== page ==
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ORIGINAL ARTICLE
Year : 2013  |  Volume : 26  |  Issue : 2  |  Page : 71-77

Methods and applications for mesenchymal stem cells


1 Department of Clinical Pathology, Faculty of Medicine, El Menoufia University, Menufia, Egypt
2 Department of Clinical Pathology, Faculty of Medicine, Kasr El Eini University, Cairo, Egypt

Correspondence Address:
Eman A Ahmedy
Department of Clinical Pathology, Faculty of medicine, El Menoufia University, Yassin Abd El Ghaffar street, Shebin El Kom, 32511 El Menoufia
Egypt
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Source of Support: None, Conflict of Interest: None


DOI: 10.4103/1110-2098.126094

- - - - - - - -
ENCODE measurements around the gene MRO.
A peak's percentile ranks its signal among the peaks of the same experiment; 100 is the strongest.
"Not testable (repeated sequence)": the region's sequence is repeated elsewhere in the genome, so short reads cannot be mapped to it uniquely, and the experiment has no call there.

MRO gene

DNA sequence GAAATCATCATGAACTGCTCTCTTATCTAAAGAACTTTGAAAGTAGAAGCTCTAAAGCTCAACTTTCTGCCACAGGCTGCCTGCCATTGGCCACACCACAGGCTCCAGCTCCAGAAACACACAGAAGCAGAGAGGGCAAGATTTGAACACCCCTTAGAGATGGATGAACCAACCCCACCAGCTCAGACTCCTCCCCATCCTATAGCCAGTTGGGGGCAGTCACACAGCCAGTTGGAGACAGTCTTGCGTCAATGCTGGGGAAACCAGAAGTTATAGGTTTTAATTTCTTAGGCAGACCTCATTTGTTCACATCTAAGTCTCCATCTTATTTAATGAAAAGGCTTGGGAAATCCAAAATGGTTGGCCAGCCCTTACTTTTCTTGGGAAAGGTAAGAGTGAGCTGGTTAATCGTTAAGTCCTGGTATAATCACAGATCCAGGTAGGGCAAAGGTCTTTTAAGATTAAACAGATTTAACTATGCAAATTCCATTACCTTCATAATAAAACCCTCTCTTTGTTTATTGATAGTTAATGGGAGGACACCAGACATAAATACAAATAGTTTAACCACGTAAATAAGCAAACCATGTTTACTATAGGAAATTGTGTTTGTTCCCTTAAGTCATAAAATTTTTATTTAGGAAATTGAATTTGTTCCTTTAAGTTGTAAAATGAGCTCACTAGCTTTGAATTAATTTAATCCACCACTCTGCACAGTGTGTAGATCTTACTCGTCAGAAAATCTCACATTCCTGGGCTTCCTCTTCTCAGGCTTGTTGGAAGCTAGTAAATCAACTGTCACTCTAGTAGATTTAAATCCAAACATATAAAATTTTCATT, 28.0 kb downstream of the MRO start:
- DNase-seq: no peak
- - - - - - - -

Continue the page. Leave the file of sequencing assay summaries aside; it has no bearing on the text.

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Objective The aim of this work is to study neurogenesis using mesenchymal stem cells (MSCs) as a model of stem cells and then follow them as they form neurons. Background MSCs are multipotent adult stem cells present in all tissues. They are present in the bone marrow, and can differentiate in vitro into neurons, glial cells, and myofibroblasts. MSCs have been proposed as sources of stem cells for regeneration of the central nervous system. Thus, one of the goals of regenerative medicine is to ameliorate irreversible destruction of brain tissue and spinal cord by harnessing the power of stem cells to initiate neurogenesis in damaged areas of the brain. Materials and methods MSCs were cultured from bone marrow aspirate and detected morphologically and by flow cytometric analysis of surface markers CD44 and Oct3/4, then differentiated into neural cells using neural induction media, which consisted of a cocktail of retinoic acid dissolved in DEMSO, recombinant human basic fibroblast growth factor, recombinant human epidermal growth factor, and insulin-like growth factor I, and detected by glial fibrillary acidic protein (GFAP). Results The results of this study showed that MSCs could be isolated from the bone marrow and assumed the typical fibroblastoid morphology and reached 80-90% confluence at about 9 days. They expressed CD44 with a mean ± SD of 81.54 ± 11.58 and CD Oct3/4 with a mean ± SD of 56.12 ± 17.37. MSCs showed positive expression for double expression of CD44-OCT3/4, with a mean ± SD of 54.03 ± 17.42. A highly significant statistical correlation (P < 0.001) was found between age and double expression of CD44-OCT3/4. No statistically significant correlation (P > 0.05) was found between MNCs and double expression of CD44-OCT3/4. MSCs induced with neural induction media show morphological changes consistent with neurogenesis as compared with the symmetric morphologies of the uninduced cells, as shown by an inverted microscope. Induced cells showed positive staining with GFAP whereas uninduced cells showed negative staining. Conclusion MSCs can be isolated successfully from bone marrow aspirate and can be differentiated into GFAP-positive neural cells.


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